Ending the Era of the IT "No"
Transforming the role of organizational IT from "Rule Police" to "Business Partner"
If I think back to the year 2005, I can clearly remember an incident that had one of my co-workers in deep trouble. We were employed by a large financial services organization - and it had very strict rules about the software that one could use on firm-owned computers. This gentleman - an IT engineer - had manually installed Skype on his PC to compare the quality and features to those of our enterprise communications solutions. This infraction was considered an "actionable offense" - and one that almost cost him his job. IT departments took their role as "rule police" very seriously, and "no" meant NO - regardless of any legitimate needs or excuses.
During my career I've spent over three decades working with organizations of all sizes. Early on, I experienced the formation of IT departments out of necessity - to deal with managing the explosion of devices and systems changing the workplace. In the middle of my career I witnessed and worked with mature, fully entrenched IT departments like the one I described in the incident above. And now, in today's world, what I am experiencing is a major transformation.
Ten years ago, the idea that users couldn't have the capabilities they needed on a daily basis was plausible. Today however, users experience advances in things like collaboration and cloud computing in their personal lives and on their personal devices all the time. They won't accept a "no" when they know better. The power - and in many cases the budgets - have shifted from the IT teams to the individual users and business units within organizations. Where in the past, a firm's IT team could get away with responses like "no" and "because we say so," in today's world every "no" from IT is just an app store download away from becoming part of what is referred to as Shadow IT. This dynamic has forever changed the role of the CIO and the IT department. Instead of just managing what they feel is a best practices ecosystem, they now need to manage a bimodal environment. According to Gartner, 75% of IT organizations will be living in such a bimodal structure by 2017.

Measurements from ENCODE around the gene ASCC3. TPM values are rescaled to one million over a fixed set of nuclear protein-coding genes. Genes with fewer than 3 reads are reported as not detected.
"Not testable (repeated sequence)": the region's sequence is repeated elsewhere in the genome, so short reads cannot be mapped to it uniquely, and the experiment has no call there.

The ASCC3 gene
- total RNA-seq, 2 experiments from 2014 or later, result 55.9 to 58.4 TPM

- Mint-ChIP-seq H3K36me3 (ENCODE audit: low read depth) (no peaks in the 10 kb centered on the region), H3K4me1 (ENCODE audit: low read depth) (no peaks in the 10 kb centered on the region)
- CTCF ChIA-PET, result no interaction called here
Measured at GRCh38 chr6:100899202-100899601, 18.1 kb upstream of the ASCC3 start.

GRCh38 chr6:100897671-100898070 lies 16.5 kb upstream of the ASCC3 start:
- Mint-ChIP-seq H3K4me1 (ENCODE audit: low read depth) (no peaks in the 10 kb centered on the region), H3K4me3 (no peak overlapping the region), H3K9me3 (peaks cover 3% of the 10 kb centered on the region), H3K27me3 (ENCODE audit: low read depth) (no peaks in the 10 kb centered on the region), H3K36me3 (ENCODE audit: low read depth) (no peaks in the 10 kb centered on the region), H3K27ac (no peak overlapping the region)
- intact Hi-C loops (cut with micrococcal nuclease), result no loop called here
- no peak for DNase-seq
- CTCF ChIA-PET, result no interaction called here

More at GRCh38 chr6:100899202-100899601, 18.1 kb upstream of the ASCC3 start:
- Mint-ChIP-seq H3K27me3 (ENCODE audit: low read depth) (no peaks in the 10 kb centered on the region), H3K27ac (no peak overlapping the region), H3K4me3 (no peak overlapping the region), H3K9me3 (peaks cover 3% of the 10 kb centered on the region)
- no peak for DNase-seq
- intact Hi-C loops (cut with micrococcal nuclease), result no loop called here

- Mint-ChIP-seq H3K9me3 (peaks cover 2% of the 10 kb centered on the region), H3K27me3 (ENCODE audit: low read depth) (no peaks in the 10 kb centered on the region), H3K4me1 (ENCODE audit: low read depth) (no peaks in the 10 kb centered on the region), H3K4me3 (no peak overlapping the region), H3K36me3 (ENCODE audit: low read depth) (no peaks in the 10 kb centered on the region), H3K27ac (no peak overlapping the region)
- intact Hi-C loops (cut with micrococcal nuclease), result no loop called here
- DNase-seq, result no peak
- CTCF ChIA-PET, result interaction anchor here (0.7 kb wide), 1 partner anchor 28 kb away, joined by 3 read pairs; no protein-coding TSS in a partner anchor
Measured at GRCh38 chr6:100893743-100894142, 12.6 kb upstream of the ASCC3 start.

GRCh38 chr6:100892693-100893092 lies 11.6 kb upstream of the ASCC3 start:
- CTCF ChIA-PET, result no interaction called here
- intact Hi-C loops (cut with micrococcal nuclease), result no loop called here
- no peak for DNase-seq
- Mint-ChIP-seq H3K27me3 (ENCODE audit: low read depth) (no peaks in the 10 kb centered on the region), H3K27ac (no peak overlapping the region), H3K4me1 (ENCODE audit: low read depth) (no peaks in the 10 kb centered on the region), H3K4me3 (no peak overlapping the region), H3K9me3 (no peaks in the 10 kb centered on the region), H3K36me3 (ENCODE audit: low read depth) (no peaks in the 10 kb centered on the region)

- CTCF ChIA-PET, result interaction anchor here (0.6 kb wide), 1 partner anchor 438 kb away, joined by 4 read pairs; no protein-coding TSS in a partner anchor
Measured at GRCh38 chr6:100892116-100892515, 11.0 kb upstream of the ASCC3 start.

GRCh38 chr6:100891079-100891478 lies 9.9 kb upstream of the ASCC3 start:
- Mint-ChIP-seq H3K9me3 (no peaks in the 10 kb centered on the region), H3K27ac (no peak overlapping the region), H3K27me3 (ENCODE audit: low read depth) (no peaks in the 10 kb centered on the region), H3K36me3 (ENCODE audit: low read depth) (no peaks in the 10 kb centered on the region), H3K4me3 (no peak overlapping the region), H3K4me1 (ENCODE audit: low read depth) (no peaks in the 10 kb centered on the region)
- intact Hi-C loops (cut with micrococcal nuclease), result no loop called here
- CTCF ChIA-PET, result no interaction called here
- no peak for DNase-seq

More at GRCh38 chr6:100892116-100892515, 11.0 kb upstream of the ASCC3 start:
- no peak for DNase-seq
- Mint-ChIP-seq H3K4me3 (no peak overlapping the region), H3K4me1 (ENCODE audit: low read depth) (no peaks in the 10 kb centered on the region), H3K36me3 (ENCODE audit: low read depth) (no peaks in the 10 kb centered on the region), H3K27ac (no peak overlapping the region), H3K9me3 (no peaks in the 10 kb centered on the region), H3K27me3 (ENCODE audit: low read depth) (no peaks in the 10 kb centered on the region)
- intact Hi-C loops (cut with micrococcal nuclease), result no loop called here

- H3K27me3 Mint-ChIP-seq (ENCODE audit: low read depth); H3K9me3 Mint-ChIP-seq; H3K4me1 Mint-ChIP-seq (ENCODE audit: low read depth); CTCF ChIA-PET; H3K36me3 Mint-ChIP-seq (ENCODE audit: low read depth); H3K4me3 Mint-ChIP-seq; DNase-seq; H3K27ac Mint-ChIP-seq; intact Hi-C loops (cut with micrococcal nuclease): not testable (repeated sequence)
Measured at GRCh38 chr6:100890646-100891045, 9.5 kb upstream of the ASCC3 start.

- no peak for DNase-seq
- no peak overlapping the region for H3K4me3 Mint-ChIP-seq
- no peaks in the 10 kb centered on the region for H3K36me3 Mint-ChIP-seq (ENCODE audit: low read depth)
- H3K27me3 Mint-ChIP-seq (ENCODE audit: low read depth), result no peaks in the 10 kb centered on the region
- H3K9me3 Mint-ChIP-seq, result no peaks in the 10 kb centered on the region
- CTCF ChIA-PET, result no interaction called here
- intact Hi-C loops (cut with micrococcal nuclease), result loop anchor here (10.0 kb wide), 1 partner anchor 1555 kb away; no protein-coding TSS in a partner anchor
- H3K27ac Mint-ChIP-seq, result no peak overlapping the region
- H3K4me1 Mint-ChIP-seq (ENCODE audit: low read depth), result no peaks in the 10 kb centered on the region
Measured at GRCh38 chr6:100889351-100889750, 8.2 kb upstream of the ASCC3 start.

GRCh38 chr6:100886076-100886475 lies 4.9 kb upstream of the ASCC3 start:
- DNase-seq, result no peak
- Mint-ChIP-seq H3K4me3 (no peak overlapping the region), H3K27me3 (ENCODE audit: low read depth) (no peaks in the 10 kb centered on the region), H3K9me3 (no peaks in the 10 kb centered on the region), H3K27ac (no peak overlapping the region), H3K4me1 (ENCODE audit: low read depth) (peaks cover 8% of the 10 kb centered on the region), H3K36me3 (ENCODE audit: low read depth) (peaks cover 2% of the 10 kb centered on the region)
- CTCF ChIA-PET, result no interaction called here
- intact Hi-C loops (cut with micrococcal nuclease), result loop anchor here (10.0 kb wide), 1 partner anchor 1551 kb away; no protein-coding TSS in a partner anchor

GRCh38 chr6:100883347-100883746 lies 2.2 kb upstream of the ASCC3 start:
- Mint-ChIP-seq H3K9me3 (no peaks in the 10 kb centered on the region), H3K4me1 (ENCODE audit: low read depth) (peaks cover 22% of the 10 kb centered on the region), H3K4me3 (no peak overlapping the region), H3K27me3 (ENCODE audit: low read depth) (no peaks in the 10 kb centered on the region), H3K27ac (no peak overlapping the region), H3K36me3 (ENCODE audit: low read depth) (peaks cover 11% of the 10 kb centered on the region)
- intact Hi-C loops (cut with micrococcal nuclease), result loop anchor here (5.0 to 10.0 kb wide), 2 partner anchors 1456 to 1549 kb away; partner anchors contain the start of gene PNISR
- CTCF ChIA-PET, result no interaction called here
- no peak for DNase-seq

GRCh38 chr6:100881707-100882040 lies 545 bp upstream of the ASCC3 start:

In order to adapt, technology leaders and their teams now need to see themselves as partners with the lines of business. Instead of focusing on technology-first solutions - listening to manufacturers first and looking to apply their suggested products - a much greater focus needs to be placed on listening to end users first, and then meeting their precise needs.
This means the role of internal communications - something that technology teams have traditionally been very poor at - will become tremendously important. Once they feel they've been heard, lines of business can be steered toward solutions that find the best compromise between things important to the user (features and simplicity) and things important to the technology team (security, manageability and scalability.) The compromises have to be out in the open - treating the users like the important partners they are.
With regards to unified communications & collaboration, the most important thing for IT departments to remember is to ensure they remain innovative whilst delivering quality solutions that provide greater flexibility and ease of use. Now is the ideal time for IT departments to perform a top to bottom assessment of their collaboration technologies and supporting infrastructure. The key questions to ask include:
- Are all of our communications & collaboration technologies under a single, unified governance that develops and implements unified strategies?
- Were our tools selected to meet the unique blend of our organization's specific use cases, or were they just arbitrarily selected from one of our technology or purchasing manager's favorite vendors?
- Have we achieved the correct balance between supporting the actual business needs of our users, and maintaining the security and integrity of our client records and intellectual property? Too far in one direction is a risk, too far in the other will just force our teams to use unsanctioned but readily-available solutions and take us further down the bimodal path.
- Are most of our systems easy-to-use and scalable to deploy, or are we purchasing custom integrations with complex user interfaces that then require expensive, on-site support teams to manage and operate?
So, when today's user wants to download consumer tools like Skype, instead of being the rule police, IT teams have another option. They can say things like, "Here's an enterprise-class voice and video service that can call anything and offers all the capabilities of Skype - but it's a better solution for the business because it's procured centrally, at the right price, it's secure and it's managed properly." The secret is that users probably don't actually care about Skype, DropBox, or any other consumer-focused tool. They simply want the outcome that the tool provides. And they want to know they've been heard.
By David Danto, Principal Consultant, AV, Multimedia, Telepresence, UC, Video, Dimension Data Enterprise Services